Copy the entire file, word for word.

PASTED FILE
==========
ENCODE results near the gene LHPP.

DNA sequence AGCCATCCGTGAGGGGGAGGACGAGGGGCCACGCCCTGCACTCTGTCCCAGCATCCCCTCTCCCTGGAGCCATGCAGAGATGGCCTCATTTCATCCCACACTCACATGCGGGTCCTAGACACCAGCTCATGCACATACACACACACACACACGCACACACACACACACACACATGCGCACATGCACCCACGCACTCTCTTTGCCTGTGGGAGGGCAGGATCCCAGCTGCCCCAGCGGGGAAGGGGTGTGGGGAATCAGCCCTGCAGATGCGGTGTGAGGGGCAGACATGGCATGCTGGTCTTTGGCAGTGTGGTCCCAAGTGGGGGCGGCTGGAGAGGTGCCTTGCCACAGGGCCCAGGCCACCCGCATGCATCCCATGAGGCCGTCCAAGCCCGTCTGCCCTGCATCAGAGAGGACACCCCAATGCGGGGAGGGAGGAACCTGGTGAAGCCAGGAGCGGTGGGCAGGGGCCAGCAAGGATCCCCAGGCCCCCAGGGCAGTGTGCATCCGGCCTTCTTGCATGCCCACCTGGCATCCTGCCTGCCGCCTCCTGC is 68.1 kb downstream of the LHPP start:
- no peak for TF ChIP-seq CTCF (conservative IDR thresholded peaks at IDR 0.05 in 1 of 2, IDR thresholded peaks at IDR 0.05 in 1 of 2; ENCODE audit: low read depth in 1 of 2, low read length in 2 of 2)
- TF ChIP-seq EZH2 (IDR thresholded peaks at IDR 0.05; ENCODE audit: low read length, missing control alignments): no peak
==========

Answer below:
ENCODE results near the gene LHPP.

DNA sequence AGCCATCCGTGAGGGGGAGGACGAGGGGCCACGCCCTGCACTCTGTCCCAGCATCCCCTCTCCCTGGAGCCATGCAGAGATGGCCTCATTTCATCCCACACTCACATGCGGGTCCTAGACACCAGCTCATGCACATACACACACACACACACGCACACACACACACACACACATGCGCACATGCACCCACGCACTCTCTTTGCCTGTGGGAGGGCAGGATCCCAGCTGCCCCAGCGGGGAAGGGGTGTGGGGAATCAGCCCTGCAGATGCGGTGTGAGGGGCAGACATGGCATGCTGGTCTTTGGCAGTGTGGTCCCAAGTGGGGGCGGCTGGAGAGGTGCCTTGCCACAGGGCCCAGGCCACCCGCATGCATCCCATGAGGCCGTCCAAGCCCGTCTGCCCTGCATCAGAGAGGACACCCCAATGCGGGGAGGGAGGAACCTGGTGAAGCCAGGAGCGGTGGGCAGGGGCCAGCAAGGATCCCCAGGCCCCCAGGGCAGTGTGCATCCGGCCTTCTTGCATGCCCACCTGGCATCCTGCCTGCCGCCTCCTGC is 68.1 kb downstream of the LHPP start:
- no peak for TF ChIP-seq CTCF (conservative IDR thresholded peaks at IDR 0.05 in 1 of 2, IDR thresholded peaks at IDR 0.05 in 1 of 2; ENCODE audit: low read depth in 1 of 2, low read length in 2 of 2)
- TF ChIP-seq EZH2 (IDR thresholded peaks at IDR 0.05; ENCODE audit: low read length, missing control alignments): no peak